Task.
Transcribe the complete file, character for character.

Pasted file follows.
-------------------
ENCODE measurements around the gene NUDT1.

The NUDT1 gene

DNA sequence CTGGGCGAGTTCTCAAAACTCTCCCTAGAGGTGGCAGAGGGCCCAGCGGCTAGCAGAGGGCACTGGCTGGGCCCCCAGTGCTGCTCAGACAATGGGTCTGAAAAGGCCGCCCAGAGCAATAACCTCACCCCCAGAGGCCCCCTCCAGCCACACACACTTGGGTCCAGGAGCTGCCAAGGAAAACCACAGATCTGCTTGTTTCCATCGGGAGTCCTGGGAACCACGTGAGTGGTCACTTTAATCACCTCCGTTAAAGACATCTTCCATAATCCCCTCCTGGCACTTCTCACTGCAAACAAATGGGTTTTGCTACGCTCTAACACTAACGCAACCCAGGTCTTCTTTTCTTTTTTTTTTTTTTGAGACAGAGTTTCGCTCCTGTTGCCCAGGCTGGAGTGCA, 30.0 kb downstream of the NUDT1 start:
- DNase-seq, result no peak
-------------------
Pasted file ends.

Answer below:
ENCODE measurements around the gene NUDT1.

The NUDT1 gene

DNA sequence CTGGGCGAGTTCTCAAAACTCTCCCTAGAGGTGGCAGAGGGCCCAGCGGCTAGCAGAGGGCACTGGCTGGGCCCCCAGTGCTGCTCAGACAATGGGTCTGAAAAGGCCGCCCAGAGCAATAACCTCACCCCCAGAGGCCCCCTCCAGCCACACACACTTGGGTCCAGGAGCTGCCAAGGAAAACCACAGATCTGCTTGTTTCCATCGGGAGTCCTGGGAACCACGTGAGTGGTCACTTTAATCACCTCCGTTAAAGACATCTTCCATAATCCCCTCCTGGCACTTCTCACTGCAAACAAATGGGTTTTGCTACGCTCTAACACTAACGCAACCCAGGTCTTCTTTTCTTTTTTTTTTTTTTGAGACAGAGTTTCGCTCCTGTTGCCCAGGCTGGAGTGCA, 30.0 kb downstream of the NUDT1 start:
- DNase-seq, result no peak